How to become a hockey referee

If you plan to become a field hockey umpire, here are a few things to know. Field Hockey matches are administered by two umpires, one working along each sideline. Field hockey umpires strive to stay ahead of the action and work into position to view the play without impeding play.

Because of the size of the field, conditioning is very important. Strong knowledge of field hockey rules is essential to being successful.
How to become a hockey referee

Because each team uses of eleven players and substitutions roll in and out, field hockey umpires must be alert to more than just the play around the ball.

Umpires are also expected to show a strong whistle and good mechanics with their primary and secondary signals. Typical violations to watch for include illegal use of the field hockey stick, kicking and lifting the ball, obstruction and dangerous play.

Today, field hockey is a highly competitive sport at many skill levels. In the USA it is played primarily by women. It is also a game without a surplus of officials, creating good opportunities for field hockey umpires to work games and to advance.

Field Hockey Umpire Training

USA Field Hockey certifies umpires to work competitions throughout the country. There are several levels of certification, beginning with the Young Player Umpire for candidates under the age of 13. For games at the highest level, a top tier official called an Umpire Manager is required. Information about Field Hockey Umpire Certification can be found at the USA Field Hockey Website.

Go to the Choose a State page and select your state to find information about becoming a high school field hockey umpire in your state.

Here is a good resource for high school field hockey rules: 2020 NFHS Field Hockey Rules Book

How to become a hockey refereeLearn how to become a referee or umpire in Ohio by following the links below. Referee training in Ohio can be found here as well.

Ohio uses a referee permit system for its officials. Referee permits in Ohio can be obtained for basketball, football, soccer, ice hockey, volleyball, wrestling, baseball, softball and field hockey as well as gymnastics, swimming/diving and track/field. In many cases referee and umpire camps, if not required, are strongly encouraged to educate new officials and help them advance in their sport.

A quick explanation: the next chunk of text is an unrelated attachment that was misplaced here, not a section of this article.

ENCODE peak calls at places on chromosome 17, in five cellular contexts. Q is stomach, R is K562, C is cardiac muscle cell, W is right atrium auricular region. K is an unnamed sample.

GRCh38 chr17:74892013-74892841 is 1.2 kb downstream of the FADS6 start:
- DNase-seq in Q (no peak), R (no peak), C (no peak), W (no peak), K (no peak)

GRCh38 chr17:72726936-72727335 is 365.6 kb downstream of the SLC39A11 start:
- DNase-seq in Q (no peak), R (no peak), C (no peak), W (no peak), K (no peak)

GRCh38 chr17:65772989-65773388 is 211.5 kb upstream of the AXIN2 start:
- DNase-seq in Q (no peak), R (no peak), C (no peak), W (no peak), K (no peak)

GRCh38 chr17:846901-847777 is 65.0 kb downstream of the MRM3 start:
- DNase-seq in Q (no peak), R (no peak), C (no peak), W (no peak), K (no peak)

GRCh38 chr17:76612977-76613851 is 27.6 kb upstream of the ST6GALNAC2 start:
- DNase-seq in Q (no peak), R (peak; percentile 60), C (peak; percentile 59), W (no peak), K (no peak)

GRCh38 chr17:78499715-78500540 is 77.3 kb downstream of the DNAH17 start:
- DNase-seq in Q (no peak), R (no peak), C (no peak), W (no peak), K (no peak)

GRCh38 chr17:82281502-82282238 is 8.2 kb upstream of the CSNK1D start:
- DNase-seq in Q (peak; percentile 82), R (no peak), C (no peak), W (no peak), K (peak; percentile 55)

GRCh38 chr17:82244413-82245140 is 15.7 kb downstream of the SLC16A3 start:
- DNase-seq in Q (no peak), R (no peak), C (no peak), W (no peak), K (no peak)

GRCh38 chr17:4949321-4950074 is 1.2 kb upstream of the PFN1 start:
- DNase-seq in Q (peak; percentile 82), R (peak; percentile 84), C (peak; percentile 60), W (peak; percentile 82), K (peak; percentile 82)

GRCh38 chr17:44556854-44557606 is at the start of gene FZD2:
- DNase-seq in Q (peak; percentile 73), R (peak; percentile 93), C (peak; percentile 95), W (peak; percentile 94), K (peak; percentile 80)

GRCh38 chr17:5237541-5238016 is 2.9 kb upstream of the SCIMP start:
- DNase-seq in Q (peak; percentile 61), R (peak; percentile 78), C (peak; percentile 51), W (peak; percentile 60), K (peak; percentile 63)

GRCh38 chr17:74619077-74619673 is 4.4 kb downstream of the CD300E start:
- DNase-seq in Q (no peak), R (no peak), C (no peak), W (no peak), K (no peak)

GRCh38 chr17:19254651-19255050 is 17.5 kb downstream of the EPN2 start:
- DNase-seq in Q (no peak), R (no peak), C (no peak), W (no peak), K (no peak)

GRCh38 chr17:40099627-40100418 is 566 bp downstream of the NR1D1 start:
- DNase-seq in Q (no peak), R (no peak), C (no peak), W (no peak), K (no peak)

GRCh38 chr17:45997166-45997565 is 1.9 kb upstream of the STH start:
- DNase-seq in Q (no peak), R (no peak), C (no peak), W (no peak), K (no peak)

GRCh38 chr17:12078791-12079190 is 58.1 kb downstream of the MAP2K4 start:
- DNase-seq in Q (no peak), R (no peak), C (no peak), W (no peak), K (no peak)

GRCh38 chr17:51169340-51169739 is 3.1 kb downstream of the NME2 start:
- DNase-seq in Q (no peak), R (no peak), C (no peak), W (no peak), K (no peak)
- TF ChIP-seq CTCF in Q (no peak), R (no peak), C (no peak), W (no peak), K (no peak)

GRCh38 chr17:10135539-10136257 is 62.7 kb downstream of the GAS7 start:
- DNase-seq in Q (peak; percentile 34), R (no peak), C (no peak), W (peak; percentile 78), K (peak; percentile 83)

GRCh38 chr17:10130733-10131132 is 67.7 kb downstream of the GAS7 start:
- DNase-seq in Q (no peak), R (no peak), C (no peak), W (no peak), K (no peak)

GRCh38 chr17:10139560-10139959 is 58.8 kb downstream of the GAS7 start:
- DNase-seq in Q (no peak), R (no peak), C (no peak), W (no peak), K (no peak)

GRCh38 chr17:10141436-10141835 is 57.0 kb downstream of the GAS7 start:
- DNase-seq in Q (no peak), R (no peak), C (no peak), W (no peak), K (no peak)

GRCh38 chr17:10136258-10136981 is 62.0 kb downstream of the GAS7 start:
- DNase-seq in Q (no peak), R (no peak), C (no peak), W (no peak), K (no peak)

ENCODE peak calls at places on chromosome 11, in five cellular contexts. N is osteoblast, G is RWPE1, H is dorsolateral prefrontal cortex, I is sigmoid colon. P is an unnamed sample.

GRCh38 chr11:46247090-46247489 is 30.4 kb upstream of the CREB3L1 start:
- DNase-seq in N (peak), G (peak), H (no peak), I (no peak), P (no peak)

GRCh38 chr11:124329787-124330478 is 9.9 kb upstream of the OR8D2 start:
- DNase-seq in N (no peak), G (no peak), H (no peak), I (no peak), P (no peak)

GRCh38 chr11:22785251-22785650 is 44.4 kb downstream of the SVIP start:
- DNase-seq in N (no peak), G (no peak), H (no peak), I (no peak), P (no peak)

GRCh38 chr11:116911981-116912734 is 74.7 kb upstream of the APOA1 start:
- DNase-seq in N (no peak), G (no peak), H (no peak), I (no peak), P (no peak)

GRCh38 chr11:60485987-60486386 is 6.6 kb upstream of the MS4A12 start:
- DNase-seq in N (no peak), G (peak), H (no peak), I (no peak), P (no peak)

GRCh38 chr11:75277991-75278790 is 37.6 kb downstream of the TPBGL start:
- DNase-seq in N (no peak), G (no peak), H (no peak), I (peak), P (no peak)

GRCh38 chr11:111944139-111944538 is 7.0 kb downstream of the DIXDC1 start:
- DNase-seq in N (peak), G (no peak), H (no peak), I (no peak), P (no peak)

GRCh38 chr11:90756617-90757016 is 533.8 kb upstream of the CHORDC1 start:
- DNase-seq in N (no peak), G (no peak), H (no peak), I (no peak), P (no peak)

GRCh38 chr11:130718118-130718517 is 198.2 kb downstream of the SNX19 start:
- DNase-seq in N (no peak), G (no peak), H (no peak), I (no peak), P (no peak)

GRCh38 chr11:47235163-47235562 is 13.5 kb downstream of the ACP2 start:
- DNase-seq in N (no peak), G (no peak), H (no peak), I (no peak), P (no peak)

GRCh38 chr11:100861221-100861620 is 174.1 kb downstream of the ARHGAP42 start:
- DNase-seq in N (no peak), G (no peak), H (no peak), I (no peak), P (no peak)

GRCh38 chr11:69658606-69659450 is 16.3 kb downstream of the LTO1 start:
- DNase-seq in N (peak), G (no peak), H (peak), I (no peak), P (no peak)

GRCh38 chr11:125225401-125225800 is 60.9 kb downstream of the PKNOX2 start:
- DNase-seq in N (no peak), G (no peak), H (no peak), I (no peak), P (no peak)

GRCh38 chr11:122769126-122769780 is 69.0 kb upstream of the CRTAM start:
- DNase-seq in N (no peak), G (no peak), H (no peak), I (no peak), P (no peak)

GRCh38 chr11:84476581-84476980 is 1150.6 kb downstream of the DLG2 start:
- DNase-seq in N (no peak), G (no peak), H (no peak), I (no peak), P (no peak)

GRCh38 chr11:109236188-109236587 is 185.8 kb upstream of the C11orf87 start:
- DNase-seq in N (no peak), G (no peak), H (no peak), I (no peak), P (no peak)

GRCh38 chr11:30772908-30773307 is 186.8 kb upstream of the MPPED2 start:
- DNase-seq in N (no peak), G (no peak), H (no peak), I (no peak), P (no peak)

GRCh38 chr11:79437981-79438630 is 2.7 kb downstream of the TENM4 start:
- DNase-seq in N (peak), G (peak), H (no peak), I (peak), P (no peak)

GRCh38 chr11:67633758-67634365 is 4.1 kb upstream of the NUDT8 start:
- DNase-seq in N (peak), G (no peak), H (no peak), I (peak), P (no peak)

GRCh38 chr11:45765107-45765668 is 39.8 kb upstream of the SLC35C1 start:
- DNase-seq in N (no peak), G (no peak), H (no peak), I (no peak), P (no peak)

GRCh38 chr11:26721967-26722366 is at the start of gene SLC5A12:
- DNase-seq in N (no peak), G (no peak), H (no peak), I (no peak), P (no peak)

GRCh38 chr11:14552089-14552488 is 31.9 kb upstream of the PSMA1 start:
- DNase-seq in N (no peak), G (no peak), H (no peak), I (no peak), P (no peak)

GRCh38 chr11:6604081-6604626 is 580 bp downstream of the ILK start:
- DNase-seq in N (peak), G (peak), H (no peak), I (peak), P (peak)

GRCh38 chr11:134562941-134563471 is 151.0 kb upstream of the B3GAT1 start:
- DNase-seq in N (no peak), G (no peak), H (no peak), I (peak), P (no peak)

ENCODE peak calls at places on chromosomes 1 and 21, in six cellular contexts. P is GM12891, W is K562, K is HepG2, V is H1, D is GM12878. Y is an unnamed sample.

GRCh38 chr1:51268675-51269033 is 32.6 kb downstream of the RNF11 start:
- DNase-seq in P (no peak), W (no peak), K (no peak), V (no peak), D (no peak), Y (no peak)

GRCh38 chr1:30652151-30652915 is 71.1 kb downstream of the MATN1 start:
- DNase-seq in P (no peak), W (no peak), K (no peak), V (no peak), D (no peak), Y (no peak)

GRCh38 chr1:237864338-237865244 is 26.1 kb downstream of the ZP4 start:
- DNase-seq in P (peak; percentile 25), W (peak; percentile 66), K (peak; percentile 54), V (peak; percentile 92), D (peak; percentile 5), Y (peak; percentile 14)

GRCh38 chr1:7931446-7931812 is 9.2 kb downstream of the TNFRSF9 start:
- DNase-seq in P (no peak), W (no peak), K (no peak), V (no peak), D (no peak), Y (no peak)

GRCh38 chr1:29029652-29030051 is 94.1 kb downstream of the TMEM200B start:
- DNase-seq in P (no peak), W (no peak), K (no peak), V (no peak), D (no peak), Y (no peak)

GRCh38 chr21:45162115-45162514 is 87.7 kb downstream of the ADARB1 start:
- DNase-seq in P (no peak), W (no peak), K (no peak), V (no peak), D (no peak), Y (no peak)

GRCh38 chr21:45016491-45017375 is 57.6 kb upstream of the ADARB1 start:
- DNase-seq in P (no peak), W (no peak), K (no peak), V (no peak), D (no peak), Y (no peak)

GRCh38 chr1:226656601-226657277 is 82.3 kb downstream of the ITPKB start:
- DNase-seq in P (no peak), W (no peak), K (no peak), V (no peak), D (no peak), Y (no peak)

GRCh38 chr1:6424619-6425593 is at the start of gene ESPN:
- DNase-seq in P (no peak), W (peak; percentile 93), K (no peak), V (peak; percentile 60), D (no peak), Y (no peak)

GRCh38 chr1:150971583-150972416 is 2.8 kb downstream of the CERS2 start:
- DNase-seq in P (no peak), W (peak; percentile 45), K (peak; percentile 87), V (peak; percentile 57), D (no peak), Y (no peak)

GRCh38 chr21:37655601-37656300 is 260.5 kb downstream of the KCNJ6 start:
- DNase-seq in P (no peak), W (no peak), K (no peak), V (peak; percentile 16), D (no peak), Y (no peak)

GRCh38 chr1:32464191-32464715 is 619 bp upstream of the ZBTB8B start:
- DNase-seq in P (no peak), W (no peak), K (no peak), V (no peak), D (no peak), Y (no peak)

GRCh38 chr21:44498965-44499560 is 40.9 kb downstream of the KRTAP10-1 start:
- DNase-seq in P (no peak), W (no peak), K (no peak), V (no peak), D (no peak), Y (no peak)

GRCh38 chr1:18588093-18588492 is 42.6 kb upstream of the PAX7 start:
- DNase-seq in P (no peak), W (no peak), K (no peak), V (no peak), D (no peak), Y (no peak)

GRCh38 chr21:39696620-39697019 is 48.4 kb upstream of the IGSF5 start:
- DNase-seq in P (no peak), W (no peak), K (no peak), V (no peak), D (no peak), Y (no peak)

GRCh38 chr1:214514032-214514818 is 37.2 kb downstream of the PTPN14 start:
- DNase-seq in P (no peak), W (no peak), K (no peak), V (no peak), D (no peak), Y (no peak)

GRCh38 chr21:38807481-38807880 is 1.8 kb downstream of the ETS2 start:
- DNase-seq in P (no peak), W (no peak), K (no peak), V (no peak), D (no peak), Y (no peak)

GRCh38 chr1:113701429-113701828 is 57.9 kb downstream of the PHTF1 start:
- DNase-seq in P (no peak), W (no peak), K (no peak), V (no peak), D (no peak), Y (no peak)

Ohio Referee Permits

To receive a referee permit in Ohio you must first enroll with the Ohio High School Athletic Association (OHSAA) and take their officiating class. Here is the link for beginning officials: http://www.ohsaa.org/Officiating/permits/category1.

A passing grade of 75% is required on both the rules exam and mechanics exam to become certified to referee high school games in Ohio. At that point you can join a local association which will help you obtain game assignments.

Ohio Referee and Umpire Classifications

OHSAA has three classifications of officials:

Class 3 officials may work contests up to grade 9.
Class 2 officials may work all levels except for varsity football and basketball as well as the volleyball referee position.
Class 1 officials may work all varsity contests without restriction.

Requirements for advancing from on lower to higher levels can be found here: http://www.ohsaa.org/Officiating/changestatus. The OHSAA allows residents of contiguous states to receive officiating permits as well. These states include: Indiana, Kentucky, West Virginia, Pennsylvania and Michigan.

To referee high school sports in Ohio, you must be 18-years old. You should expect to pay an entry fee along with a yearly dues assessment. The entry fee generally covers the cost of rule books, study material and, in some cases, classroom instruction.

How to become a hockey referee

There’s an old saying in sports: “People who can’t play, coach.” Ouch—that has a bit of a negative ring to it. But in hockey and many other team sports, coaching may come later. When you’re not actually playing and you don’t want to be on the sidelines, you can always referee. This doesn’t mean you’ve lost your touch or aged out of the game. Quite the contrary, being a ref is a way to give back to the sport and to set an example for others to follow. It’s also a great way to actively participate in the game, stay in shape, and make some pocket money. Or more than pocket money, if you set your sights on college, elite amateur leagues—or even the National Hockey League.

How Much Does Hockey Reffing Pay?

If you view being a hockey referee as a means to make a good living, then you have high aspirations, and like a professional anyone, you must be the best of the best. A referee in the NHL can clock about $400,000 (very much the absolute high end) and a linesman about $150,000 to $200,000-plus. Know that this lifestyle involves lots of travel—and lonely nights on the road in maybe not the best of hotels—and total mastery of the rules that govern on-ice management. You must be as fit (or moreso) than the NHL players—and you must have supreme confidence in your game-calling skills.